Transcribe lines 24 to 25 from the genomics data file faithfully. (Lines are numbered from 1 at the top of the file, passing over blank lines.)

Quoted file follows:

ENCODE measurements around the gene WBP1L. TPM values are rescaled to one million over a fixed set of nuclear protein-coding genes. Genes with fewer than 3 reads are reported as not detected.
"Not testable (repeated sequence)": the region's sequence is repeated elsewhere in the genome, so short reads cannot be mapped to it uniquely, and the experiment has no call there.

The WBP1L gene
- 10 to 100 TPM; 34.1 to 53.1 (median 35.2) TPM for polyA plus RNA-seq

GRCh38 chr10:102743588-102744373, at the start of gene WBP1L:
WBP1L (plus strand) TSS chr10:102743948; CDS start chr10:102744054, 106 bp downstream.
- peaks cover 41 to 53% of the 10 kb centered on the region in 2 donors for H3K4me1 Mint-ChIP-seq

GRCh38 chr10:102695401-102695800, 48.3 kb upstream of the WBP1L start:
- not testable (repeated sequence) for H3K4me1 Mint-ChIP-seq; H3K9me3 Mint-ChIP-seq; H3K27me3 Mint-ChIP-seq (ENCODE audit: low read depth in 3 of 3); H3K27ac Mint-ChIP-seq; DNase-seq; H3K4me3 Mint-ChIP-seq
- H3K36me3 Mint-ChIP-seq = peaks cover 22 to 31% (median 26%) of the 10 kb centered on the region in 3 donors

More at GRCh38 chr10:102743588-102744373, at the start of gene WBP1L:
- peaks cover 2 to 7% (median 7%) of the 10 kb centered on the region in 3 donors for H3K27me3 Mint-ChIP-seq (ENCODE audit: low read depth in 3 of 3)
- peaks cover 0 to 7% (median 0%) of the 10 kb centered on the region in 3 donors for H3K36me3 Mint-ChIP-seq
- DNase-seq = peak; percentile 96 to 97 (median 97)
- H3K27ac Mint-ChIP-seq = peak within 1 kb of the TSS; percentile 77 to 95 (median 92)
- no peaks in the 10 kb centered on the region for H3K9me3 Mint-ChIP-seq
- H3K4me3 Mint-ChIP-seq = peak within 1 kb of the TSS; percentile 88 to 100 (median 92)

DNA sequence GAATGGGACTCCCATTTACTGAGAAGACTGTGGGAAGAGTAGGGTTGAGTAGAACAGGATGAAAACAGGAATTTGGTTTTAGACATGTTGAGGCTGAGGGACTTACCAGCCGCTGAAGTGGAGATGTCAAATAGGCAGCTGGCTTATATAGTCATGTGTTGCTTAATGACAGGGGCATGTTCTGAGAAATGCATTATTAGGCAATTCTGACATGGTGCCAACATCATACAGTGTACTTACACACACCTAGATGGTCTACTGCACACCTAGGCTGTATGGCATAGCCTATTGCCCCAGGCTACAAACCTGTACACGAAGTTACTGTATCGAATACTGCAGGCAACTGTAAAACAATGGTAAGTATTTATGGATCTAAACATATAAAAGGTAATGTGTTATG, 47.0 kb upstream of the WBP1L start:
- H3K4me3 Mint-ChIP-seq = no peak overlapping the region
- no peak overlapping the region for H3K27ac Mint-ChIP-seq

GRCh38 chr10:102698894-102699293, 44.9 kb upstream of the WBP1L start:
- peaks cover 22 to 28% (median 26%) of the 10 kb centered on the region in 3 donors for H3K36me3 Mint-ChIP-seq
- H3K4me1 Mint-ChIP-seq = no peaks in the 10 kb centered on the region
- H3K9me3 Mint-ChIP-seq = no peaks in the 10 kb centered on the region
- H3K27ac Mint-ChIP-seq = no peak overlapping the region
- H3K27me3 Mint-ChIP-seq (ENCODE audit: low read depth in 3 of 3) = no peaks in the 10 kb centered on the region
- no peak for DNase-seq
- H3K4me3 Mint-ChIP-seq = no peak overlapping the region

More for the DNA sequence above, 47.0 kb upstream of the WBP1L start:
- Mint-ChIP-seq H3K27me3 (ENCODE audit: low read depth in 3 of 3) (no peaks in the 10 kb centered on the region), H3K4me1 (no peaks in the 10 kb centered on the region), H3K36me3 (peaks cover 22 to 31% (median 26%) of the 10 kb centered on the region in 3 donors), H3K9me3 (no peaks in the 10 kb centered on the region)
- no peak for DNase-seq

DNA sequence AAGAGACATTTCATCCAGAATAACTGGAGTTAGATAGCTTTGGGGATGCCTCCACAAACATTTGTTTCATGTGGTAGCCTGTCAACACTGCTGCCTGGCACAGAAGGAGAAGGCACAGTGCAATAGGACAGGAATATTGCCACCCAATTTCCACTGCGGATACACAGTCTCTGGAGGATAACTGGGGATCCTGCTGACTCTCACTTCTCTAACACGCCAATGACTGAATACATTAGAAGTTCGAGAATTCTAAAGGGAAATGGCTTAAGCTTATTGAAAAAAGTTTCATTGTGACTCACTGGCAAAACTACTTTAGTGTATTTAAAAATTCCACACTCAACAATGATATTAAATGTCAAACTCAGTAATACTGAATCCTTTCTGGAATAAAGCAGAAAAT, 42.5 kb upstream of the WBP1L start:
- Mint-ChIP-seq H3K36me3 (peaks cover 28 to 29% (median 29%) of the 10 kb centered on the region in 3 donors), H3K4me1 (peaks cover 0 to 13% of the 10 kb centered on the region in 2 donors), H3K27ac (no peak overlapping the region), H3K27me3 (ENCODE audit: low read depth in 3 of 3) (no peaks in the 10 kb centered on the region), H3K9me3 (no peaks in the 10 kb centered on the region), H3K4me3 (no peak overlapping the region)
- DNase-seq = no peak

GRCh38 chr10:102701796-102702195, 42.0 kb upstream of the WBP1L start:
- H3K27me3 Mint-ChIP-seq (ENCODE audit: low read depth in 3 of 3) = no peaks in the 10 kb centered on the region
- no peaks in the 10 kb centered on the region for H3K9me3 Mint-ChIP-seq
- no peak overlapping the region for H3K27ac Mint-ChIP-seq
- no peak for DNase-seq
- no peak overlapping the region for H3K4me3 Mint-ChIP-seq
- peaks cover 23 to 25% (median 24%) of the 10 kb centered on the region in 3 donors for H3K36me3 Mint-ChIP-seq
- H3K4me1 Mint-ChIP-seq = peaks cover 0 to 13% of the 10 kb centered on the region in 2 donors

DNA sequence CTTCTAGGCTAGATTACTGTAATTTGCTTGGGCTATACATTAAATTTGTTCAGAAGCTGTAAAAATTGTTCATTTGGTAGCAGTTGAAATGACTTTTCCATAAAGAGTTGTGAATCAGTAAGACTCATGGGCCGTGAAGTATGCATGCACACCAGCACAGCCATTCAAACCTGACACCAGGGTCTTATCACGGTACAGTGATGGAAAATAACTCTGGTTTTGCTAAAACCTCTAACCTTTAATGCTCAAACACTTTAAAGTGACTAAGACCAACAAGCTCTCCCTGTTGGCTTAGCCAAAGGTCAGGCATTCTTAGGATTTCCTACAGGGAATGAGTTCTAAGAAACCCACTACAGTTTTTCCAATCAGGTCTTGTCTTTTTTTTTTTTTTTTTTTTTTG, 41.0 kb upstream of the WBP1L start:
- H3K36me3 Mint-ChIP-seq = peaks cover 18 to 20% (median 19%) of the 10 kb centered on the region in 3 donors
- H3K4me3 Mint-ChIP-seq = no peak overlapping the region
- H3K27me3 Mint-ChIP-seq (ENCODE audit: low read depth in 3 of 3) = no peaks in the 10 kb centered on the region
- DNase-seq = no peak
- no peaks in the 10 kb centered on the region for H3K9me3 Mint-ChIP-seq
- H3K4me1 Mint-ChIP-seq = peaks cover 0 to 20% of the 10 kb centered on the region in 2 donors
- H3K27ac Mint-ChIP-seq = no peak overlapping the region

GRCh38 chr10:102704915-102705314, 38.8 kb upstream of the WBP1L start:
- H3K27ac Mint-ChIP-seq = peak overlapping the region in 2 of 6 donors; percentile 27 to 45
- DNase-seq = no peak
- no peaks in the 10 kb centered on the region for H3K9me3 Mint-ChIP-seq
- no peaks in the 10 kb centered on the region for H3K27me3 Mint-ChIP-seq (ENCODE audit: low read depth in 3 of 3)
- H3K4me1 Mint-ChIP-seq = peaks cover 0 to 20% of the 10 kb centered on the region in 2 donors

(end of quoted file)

- H3K9me3 Mint-ChIP-seq = no peaks in the 10 kb centered on the region
- H3K27ac Mint-ChIP-seq = no peak overlapping the region